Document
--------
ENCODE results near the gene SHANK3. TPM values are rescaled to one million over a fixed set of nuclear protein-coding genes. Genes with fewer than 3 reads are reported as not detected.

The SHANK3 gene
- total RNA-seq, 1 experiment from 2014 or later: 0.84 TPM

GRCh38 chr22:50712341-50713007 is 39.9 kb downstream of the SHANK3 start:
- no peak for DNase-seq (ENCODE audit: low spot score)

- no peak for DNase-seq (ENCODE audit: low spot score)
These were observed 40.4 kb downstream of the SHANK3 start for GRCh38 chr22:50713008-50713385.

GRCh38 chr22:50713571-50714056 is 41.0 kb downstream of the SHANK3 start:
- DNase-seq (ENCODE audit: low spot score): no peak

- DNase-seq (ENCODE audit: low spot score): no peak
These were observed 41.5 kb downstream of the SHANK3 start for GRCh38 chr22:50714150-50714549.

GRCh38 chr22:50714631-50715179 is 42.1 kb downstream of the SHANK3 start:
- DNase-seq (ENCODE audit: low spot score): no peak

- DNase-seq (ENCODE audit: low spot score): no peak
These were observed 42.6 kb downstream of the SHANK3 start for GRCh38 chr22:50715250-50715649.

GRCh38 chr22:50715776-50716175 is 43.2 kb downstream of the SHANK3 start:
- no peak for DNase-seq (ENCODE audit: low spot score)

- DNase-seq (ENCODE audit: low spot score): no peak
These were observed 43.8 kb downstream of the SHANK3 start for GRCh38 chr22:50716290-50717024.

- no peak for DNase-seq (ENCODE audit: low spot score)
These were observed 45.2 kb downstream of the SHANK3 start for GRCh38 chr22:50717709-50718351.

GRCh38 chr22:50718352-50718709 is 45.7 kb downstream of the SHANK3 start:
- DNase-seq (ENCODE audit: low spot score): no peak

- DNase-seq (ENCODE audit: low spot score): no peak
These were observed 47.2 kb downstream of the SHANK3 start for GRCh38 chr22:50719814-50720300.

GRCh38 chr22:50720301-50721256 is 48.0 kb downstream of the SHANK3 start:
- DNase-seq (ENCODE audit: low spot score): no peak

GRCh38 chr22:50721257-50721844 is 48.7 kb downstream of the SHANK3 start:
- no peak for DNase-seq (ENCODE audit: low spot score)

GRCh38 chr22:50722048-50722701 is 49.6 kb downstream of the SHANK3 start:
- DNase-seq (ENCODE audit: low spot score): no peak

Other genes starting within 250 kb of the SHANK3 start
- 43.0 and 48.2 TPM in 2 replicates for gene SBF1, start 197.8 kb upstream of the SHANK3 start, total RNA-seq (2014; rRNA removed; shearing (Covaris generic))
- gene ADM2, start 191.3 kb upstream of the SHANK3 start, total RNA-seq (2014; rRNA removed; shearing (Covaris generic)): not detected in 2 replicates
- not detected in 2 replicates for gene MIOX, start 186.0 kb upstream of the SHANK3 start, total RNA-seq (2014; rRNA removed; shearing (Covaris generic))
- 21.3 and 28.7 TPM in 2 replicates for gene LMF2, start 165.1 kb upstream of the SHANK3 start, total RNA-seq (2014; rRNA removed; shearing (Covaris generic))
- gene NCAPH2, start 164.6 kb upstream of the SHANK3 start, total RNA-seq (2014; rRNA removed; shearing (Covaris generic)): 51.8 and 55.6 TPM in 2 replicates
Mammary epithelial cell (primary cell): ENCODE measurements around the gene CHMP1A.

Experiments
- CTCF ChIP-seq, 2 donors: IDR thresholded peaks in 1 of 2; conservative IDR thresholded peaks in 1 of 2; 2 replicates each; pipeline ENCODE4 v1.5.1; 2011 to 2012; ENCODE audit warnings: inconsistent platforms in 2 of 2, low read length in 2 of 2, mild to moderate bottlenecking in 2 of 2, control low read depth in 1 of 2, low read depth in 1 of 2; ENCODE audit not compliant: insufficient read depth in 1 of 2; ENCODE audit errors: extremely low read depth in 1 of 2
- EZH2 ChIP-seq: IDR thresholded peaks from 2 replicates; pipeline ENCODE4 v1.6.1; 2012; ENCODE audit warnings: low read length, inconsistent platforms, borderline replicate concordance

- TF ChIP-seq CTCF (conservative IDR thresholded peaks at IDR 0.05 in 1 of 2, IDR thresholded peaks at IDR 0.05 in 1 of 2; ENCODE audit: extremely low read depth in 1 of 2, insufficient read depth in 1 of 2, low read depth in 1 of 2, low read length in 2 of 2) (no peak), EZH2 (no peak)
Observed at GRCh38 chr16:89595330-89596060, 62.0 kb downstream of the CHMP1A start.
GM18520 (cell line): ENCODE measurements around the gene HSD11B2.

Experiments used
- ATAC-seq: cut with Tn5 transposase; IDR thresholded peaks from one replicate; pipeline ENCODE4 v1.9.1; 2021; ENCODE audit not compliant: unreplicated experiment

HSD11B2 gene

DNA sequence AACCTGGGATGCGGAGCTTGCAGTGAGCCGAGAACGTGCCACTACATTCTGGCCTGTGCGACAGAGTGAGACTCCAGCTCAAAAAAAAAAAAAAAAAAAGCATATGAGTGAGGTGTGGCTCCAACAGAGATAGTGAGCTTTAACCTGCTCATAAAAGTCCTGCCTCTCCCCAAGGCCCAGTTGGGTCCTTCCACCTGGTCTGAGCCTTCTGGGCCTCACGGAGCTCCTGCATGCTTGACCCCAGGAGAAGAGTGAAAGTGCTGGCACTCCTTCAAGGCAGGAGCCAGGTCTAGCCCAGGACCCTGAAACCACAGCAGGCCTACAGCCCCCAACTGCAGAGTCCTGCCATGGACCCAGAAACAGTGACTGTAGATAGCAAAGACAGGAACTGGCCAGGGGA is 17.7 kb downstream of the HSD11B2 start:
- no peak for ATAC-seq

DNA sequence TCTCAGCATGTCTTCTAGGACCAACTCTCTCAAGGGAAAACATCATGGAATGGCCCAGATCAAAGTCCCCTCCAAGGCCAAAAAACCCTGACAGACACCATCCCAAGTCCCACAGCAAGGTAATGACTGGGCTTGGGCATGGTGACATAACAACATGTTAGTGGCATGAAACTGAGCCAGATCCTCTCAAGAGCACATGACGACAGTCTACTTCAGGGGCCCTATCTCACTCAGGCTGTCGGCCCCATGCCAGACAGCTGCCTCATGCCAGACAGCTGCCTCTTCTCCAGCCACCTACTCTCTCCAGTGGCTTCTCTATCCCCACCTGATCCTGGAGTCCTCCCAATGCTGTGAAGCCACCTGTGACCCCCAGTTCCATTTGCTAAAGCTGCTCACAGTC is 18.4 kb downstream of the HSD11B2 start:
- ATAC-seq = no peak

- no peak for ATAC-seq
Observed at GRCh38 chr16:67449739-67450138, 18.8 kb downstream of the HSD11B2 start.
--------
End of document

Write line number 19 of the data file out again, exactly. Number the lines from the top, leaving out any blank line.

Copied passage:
These were observed 43.8 kb downstream of the SHANK3 start for GRCh38 chr22:50716290-50717024.